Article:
A tank beetle reveals secrets

This beetle cannot be crushed. (Image: David Kisailus / UCI)

It even survives if a car runs over it: Researchers report on a Beetle whose astonishingly stable tank construction could inspire the development of technical structures with increased resilience. According to the investigations, the secret of the robust crawler are ingenious “puzzle piece elements” that form seam structures that ensure the stability of its shell. This concept can also be imitated technically, the study shows.

It is well known that many beetles protect themselves from the stresses of their respective way of life with a hard shell. The exoskeleton consists of resistant layers of the fibrous material chitin and a protein matrix. This concept was taken to extremes by the North American Phloeodes diabolicus, report the researchers working with David Kisailus from the University of California in Riverside. In order to withstand the pressure of the beaks and mouths of predators, the two centimeter long crawler has developed an exoskeleton that is one of the hardest and most resilient structures in the biological world.

The scientists were able to impressively document this as part of their study using squeeze experiments. The beetle’s shell can therefore still withstand a force that is roughly 39,000 times its body weight. He cannot be trodden on with his shoe and even after being run over by a car tire he happily crawls on. The scientists then analyzed what lies behind this astonishing resilience through microscopic examinations of sections of the armor and through spectroscopy.

A cleverly closed slot

As they explain, the basis of the Phloeodes beetle’s stability is a feature that distinguishes it from other species of beetle: it does not have any hinged cover wings (elytra). With others

The puzzle piece elements in the seam of the tank. (Image: Jesus Rivera / UCI)

Beetles can open these two elements on the insect’s back to reveal the wings below for flying. The Phloeodes beetle, which lives on the ground, has given up its ability to fly in the course of evolution in favor of its resilience: The two cover wings are united by a solid seam to form a single and therefore more resistant protective shield.

The ingenious connection concept of the seam itself plays a key role in the resistance of the armor to pressure loads, the structural analyzes revealed. The seam connects the two parts of the wing covers via bulge structures that are reminiscent of interlocking puzzle pieces. How these compounds react to pressure loads, the researchers investigated using electron microscopy in special devices. One could assume that these structures break when the maximum load is exceeded in the “neck area” of the bulging part of the puzzle. “But we don’t see these kinds of abrupt breaks in the beetle system,” says Kisailus.

If it breaks, it will leaf

Click for animation: The researchers simulated the delamination mechanism using 3D printed versions of the beetle structures. (Credit: Purdue University / Maryam Hosseini and Pablo Zavattieri)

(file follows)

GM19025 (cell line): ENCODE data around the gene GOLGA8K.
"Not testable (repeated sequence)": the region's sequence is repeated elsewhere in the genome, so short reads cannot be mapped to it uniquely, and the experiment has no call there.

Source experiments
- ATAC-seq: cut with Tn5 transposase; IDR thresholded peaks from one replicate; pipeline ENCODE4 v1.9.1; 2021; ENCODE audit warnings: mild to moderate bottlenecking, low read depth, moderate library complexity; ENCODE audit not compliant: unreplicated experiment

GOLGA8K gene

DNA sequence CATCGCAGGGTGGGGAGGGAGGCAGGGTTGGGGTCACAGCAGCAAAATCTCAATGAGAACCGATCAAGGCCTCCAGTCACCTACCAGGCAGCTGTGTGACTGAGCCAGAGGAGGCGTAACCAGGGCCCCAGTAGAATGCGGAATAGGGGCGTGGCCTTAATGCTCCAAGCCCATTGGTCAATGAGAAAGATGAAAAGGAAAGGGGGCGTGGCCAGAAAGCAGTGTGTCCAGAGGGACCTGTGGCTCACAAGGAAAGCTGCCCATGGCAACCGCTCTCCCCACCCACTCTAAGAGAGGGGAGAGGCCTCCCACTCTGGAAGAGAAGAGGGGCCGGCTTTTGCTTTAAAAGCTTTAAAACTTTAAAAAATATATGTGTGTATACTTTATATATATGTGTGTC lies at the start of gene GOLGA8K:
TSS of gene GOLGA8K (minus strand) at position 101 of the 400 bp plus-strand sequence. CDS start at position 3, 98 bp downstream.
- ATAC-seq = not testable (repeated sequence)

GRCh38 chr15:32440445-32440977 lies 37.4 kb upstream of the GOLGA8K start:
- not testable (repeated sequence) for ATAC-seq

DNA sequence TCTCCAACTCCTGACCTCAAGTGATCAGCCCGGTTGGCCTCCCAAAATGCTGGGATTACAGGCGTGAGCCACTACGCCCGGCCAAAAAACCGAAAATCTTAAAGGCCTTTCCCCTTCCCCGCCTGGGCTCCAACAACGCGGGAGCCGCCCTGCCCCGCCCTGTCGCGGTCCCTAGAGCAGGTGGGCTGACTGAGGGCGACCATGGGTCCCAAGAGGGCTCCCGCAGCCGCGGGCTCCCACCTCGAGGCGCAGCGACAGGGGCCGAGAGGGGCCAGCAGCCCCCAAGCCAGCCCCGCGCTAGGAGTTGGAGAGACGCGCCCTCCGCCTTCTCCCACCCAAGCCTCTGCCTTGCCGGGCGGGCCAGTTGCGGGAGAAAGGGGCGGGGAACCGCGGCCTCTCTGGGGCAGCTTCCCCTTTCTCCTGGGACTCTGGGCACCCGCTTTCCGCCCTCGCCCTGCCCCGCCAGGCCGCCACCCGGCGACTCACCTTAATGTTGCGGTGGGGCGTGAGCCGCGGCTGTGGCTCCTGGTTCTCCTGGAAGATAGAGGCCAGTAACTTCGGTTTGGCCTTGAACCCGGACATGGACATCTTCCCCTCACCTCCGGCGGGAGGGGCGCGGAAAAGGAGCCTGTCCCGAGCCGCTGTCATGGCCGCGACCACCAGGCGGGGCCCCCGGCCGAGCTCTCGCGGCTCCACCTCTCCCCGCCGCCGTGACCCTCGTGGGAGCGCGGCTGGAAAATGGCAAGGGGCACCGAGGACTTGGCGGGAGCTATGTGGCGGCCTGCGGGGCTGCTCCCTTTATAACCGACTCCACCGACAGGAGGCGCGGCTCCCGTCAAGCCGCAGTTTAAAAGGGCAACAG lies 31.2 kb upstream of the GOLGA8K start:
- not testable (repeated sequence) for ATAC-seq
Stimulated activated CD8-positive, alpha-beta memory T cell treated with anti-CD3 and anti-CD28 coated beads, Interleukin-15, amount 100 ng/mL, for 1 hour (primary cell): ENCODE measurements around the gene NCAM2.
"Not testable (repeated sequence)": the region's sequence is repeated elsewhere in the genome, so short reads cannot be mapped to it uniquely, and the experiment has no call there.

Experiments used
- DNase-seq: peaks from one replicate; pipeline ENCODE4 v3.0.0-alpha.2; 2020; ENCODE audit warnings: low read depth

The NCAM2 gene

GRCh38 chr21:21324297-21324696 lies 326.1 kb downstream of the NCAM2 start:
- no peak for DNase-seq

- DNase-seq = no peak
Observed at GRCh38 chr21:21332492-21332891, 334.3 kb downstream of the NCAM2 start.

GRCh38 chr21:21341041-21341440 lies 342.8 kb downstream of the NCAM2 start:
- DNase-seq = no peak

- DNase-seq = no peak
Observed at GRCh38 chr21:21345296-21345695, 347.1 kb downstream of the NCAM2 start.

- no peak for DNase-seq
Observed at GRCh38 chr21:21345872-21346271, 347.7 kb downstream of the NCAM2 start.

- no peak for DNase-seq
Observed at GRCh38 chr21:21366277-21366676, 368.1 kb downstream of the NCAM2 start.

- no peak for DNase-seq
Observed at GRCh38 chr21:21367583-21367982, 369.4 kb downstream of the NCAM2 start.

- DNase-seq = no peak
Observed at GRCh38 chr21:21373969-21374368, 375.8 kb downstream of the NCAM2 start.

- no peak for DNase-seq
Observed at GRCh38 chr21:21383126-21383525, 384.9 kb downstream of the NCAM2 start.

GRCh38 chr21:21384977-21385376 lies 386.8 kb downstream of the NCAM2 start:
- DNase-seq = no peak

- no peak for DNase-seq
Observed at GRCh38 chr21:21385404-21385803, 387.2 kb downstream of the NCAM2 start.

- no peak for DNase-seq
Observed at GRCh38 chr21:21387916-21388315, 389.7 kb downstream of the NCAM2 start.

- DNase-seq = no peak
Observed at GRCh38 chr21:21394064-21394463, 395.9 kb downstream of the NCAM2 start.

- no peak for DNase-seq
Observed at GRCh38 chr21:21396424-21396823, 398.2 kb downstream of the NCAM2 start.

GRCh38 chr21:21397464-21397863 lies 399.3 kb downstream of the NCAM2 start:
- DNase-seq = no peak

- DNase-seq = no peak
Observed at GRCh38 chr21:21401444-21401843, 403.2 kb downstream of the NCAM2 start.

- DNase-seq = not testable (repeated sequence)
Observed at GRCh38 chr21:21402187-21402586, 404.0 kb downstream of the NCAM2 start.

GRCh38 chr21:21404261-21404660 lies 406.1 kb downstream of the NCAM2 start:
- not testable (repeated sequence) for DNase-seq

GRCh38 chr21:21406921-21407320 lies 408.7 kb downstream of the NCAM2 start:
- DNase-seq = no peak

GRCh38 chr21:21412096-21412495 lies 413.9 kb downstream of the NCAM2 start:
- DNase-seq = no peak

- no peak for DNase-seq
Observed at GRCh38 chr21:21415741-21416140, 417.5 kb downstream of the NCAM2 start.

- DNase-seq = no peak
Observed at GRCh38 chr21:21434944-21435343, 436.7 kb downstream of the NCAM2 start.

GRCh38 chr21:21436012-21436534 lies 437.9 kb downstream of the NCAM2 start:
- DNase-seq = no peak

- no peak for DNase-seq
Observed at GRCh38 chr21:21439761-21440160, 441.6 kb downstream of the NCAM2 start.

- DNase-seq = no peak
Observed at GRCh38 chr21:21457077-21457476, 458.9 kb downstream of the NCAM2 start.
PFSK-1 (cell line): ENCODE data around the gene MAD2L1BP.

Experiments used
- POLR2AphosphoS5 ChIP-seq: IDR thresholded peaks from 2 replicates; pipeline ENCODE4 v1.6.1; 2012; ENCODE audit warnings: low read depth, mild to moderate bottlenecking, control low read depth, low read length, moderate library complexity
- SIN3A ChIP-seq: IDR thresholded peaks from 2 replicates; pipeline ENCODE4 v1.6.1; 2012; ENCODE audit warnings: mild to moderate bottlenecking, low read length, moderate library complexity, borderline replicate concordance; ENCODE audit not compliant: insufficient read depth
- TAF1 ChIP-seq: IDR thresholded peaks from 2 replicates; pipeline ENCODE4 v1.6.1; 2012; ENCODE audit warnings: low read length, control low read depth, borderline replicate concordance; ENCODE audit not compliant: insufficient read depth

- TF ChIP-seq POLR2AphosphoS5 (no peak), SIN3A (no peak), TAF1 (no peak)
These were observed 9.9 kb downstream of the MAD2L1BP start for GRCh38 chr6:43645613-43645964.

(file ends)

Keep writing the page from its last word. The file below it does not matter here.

As the researchers explain, the special characteristics of the material instead lead to so-called delamination when exposed to heavy loads: layers of the substance gradually give way. This results in a delay effect and a pressure distribution in the breaking process, the researchers explain. Further investigation results also confirmed that this structural concept in the area of ​​the seam of the cover wings forms the central secret of the enormous resistance of the tank. Further elements to increase the resistance to breakage and a particularly strong chitin protein matrix round off the system, according to the test results.

The scientists now see considerable potential for the development of technical applications in the ingenious concept of the connecting elements. As they explain, the connection of dissimilar materials such as plastics and metals in technical structures is still a challenge. This is because conventional techniques such as mechanical fastening by riveting and joining by welding or gluing can lead to premature and possibly dangerously abrupt material failure.

Technical potential

In order to sound out the potential of the structure in the beetle shell as a robust mechanical connecting element, the researchers constructed a series of connections made of metals and composite materials that imitated the biological model: Even with them delamination occurs when overloaded. “Our study should build a bridge between the fields of biology, physics, mechanics and materials science and technical applications,” says Kisailus. He and his colleagues found that their constructions actually imparted increased strength and toughness compared to a commonly used technical compound.

“Our results show that it is possible to move from using strong materials that are prone to sudden breakage to materials that are both hard and tough. The key here is that energy is distributed in a targeted manner during the process of overloading. This is exactly what nature made this armored beetle possible, ”concludes co-author Pablo Zavattieris from Purdue University in West Lafayette.

Source: Purdue University, University of California, article: Nature, doi: 10.1038 / s41586-020-2813-8

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